Translation: Why Xi’s Anti-graft Campaign Bores Me
Yu Peiyun recently posted the following scathing review of the ongoing anti-corruption campaign spearheaded by President Xi Jinping and piloted by Central Commission for Discipline Inspection Secretary Wang Qishan. Yu’s work often appears on overseas websites that are critical of the Chinese Communist Party, like the Epoch Times and New Tang Dynasty.
I Respect Old Wang, But I’ve Lost Interest in His Work
I respect Wang Qishan. I respect his character and sense of responsibility as a government official, and I believe he really has done some solid work. However, I have no interest whatsoever in the ongoing anti-corruption campaign. It would be difficult for the campaign to ever interest me or bring me any pleasure at all, no matter how many corrupt officials they may catch.
A few reasons:
1. No matter how fierce the anti-corruption campaign, it will only ever deal with the tip of the iceberg.
It has long been obvious that under the current system, there are virtually “no non-corrupt officials!” Those being acted against are corrupt, and the majority of those taking anti-corruption actions against others are also corrupt. There’s no fundamental difference between the corrupt and not corrupt, only the degree of corruption. The twisted combination of the government becoming authoritarian and the economy becoming partially market-oriented has created an unparalleled, unprecedentedly corrupt country. Today there are more than 100,000 Heshens, and tens of millions of Liu Qingshans and Zhang Zishans! For those who still dare to say that “the vast majority of Party members and cadres are good and honest,” at best, they don’t acknowledge the maxim “absolute power corrupts absolutely“; but to put it more bluntly, this is pure, unconscionable nonsense.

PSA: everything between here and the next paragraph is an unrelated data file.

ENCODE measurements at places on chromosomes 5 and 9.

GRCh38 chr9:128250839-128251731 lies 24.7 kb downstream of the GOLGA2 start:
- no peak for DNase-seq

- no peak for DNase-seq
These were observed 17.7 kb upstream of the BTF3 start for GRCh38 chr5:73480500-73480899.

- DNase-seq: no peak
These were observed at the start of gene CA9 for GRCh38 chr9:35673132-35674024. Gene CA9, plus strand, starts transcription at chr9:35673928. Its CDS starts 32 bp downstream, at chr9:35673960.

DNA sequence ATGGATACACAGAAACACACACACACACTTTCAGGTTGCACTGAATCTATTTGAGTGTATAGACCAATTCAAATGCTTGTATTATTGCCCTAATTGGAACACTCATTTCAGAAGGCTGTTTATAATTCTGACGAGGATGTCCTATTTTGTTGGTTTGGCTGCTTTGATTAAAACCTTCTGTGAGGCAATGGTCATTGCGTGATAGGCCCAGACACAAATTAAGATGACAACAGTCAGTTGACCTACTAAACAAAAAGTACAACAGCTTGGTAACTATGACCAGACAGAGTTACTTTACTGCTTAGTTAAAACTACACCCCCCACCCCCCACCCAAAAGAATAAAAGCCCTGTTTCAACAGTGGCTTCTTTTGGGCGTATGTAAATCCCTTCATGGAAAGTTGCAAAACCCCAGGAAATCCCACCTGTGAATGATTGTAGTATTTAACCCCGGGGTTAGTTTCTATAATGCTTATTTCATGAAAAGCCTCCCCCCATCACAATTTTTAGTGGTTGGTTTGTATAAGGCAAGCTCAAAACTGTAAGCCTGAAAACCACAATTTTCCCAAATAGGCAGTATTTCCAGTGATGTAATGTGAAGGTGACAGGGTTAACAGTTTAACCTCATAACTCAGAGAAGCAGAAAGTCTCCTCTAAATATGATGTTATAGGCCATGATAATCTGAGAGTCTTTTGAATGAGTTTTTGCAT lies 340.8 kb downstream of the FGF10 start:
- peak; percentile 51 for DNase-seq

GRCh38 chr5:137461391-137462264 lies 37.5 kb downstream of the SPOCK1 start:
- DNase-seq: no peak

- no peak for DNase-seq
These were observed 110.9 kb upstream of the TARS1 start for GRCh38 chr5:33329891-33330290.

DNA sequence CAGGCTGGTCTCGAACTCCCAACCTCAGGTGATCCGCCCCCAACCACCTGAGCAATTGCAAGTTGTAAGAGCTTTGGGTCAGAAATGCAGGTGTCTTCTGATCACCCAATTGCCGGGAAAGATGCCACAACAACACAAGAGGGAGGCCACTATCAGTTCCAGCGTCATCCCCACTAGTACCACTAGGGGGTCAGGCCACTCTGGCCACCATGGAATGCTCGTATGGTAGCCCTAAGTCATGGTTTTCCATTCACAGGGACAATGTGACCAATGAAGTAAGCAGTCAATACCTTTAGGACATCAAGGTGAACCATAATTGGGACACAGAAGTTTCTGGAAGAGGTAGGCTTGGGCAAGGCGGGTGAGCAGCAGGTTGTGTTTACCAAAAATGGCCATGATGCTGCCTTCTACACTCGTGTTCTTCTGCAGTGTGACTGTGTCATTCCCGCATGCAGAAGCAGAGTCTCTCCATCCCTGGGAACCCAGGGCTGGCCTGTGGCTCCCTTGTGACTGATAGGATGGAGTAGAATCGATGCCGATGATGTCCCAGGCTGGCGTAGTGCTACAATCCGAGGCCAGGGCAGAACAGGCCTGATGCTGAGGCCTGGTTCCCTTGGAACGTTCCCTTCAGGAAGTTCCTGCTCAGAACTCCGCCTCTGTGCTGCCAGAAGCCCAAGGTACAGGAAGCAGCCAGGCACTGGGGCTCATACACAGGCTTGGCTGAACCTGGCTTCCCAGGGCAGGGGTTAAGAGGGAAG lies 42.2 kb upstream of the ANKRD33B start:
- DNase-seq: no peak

As soon as I picture them holding their meetings, corrupt on the podium and off, my only reaction to their so-called anti-corruption campaign is to sneer. Sneering, and more sneering.
2. Ninety-nine percent of ousted officials are small fry.
Some of the highest-profile corrupt officials and their families, who practically everybody in the country knows about, have actually been left untouched. Some families are completely corrupt and have been for generations. There are family members who hold the power, and others who rake in the cash. Some of their wealth rivals that of whole nations. Yet they’ve been left unscathed. In fact, their lofty status remains untouchable, as they continue in their corrupt ways with impunity. This blatant, world-wonder-level fact is the singularly largest point of dissatisfaction among the people, and it is the biggest reason why the current regime has lost the hearts of the people.
3. Official embezzlement figures are far smaller than numbers circulating online.
Why purposely cover up the real numbers? Could it be out of fear of public outrage? Do you assume that by not publicizing the real numbers everyone will be left in the dark? The reality is, everyone knows the degree to which you are corrupt, as if they were clairvoyant.
4. No one, no matter how corrupt, will be sentenced to death.
Remember that corrupt officials have been sentenced to death in the past. Over the past 30 years, however, it seems unlikely to happen again. It would be one thing if China abolished the death penalty. But China has not abolished the death penalty. Failing to sentence corrupt officials to death offers the corrupt a safe box, emboldening them forward after others fall, wave after wave, without fear. Personally, I believe the damage caused by corruption far exceeds that of any other crime. Murder only destroys the life of one person, or several. Drug trafficking only ruins a few lives. But corruption harms the entire nation and its people–at least all the common folk. It poisons the ethics and the heart of society as a whole. If there was one crime for which the death sentence should not be abolished, which would it be? I personally believe that crime is corruption. The correct approach would be to substantially increase the cost of corruption, and to treat corruption as the number one crime one can commit. Corrupt officials should be punished severely, and all of their ill-gotten gains should be completely confiscated. And even after a corrupt individual meets the king of hell, every cent of his or her wealth controlled by their next of kin must also be seized and added to the national treasury, to be used for the benefit of all citizens.